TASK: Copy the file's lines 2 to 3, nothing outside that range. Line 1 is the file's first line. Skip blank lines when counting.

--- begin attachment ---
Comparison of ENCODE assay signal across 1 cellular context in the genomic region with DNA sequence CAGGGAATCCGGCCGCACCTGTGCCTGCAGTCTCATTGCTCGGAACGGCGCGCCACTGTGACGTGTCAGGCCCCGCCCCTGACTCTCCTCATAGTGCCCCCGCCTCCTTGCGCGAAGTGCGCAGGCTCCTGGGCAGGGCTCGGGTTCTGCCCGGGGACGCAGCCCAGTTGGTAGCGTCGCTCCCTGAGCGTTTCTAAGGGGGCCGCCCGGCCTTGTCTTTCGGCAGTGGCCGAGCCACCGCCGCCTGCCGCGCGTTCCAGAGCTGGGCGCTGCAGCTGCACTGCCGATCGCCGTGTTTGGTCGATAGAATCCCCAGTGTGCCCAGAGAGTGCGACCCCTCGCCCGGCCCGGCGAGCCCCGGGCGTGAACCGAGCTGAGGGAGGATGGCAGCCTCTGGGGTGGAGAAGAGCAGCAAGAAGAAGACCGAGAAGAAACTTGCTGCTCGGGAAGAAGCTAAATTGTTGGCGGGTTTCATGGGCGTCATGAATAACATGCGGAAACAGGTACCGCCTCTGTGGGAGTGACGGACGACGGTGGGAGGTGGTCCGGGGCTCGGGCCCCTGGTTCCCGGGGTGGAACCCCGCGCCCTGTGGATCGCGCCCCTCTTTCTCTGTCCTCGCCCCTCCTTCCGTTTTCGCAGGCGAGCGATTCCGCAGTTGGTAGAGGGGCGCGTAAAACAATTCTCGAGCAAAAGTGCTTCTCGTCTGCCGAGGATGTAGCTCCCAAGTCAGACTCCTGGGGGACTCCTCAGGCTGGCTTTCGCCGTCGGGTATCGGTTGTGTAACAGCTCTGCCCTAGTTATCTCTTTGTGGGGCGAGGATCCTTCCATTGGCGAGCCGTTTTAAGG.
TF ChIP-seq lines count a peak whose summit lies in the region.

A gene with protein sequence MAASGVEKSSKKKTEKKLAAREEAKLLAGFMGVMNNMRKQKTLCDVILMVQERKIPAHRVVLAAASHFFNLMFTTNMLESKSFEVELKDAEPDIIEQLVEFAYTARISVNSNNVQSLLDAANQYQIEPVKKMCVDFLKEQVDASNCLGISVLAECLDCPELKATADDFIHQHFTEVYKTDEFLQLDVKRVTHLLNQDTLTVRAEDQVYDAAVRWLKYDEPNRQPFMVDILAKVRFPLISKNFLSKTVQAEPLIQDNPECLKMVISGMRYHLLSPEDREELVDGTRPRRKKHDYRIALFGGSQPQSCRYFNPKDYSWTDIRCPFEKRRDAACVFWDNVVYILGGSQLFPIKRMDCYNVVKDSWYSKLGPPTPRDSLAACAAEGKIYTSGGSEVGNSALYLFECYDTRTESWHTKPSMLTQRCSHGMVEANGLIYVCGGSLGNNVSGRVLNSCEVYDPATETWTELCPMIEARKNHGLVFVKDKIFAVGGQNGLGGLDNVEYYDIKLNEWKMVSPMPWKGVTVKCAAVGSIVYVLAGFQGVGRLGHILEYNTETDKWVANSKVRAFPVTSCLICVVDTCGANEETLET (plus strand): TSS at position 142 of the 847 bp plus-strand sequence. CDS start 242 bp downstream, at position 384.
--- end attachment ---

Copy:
TF ChIP-seq lines count a peak whose summit lies in the region.

A gene with protein sequence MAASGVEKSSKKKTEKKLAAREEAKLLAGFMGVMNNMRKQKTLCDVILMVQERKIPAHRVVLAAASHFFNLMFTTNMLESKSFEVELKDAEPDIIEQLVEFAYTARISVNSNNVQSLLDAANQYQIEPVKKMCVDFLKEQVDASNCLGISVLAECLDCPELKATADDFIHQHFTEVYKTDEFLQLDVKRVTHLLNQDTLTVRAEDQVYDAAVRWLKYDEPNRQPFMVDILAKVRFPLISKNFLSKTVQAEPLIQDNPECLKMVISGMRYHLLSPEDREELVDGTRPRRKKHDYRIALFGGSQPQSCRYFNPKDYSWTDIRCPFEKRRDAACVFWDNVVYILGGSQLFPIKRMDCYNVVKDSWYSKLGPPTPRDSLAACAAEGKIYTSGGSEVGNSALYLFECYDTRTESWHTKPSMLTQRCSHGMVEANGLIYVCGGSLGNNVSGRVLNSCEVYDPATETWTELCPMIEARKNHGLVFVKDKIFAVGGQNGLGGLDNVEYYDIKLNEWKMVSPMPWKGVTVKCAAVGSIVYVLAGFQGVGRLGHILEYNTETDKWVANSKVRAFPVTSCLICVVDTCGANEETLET (plus strand): TSS at position 142 of the 847 bp plus-strand sequence. CDS start 242 bp downstream, at position 384.